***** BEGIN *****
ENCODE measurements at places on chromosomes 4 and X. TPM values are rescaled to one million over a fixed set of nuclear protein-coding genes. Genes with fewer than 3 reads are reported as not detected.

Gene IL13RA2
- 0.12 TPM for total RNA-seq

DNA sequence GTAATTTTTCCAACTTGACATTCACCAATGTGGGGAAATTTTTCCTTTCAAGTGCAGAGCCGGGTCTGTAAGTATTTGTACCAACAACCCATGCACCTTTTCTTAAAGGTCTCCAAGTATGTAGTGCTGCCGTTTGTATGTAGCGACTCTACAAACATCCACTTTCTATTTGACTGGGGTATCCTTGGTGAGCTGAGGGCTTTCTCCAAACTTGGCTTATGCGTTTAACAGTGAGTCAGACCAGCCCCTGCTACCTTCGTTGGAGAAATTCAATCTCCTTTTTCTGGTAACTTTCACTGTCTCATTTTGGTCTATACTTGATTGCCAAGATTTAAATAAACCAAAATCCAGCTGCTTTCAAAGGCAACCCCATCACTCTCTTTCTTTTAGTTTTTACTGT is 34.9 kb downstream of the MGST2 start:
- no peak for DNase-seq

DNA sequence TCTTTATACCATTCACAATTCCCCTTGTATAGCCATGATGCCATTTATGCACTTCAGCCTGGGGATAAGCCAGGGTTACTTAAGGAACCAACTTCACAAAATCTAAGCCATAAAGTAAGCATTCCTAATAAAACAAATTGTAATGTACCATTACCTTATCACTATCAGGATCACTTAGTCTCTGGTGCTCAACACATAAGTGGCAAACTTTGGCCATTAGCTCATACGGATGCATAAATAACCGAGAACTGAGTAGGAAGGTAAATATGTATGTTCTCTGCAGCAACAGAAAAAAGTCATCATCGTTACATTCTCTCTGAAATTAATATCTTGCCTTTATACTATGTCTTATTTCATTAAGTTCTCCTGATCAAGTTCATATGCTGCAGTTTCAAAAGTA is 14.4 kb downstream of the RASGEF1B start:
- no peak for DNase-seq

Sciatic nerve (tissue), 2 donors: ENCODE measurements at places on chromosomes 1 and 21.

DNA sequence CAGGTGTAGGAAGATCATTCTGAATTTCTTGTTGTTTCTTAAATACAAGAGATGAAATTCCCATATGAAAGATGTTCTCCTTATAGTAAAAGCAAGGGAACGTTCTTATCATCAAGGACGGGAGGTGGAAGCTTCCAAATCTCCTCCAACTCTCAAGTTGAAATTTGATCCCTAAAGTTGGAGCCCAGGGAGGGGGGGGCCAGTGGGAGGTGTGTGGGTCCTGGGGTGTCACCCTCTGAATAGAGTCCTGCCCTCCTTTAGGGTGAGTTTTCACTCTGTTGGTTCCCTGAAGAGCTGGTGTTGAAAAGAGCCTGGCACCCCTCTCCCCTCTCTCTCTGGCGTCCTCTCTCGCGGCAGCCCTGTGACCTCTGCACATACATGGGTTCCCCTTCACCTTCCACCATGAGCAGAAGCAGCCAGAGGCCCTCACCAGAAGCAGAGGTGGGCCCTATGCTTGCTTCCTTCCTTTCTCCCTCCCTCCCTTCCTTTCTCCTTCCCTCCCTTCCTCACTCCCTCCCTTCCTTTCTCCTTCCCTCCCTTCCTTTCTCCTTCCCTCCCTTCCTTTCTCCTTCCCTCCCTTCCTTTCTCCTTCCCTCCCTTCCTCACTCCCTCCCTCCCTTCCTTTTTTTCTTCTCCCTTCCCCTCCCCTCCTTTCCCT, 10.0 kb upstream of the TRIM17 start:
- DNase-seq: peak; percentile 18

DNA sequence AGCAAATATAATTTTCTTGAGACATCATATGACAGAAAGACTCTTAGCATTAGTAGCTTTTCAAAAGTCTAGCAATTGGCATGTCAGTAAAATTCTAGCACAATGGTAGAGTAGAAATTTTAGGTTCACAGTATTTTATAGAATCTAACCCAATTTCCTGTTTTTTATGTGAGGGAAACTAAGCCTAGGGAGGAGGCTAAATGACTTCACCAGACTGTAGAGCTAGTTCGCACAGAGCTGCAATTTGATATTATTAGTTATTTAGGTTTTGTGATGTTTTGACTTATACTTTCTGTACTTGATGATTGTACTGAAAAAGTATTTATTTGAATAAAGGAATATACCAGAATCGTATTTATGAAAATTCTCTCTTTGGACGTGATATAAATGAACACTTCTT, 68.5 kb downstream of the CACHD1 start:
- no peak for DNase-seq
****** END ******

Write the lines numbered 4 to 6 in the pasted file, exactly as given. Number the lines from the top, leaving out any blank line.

DNA sequence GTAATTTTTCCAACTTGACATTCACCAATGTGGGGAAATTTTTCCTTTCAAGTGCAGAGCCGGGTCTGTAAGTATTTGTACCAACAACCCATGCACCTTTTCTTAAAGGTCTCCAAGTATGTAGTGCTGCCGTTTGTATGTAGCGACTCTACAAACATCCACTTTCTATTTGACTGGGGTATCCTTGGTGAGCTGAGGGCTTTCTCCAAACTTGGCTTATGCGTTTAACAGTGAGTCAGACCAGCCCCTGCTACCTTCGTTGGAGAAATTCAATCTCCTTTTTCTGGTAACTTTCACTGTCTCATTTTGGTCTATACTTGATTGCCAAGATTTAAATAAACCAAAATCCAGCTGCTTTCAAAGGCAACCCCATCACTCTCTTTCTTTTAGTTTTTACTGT is 34.9 kb downstream of the MGST2 start:
- no peak for DNase-seq

DNA sequence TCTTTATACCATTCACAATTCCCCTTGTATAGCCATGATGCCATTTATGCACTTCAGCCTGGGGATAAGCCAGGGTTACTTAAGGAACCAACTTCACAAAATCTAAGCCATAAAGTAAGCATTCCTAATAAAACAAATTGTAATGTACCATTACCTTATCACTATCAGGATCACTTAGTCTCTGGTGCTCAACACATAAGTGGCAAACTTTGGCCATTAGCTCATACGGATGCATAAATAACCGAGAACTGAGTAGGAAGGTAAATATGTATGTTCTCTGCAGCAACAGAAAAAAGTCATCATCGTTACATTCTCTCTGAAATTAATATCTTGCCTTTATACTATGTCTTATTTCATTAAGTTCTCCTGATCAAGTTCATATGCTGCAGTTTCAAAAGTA is 14.4 kb downstream of the RASGEF1B start: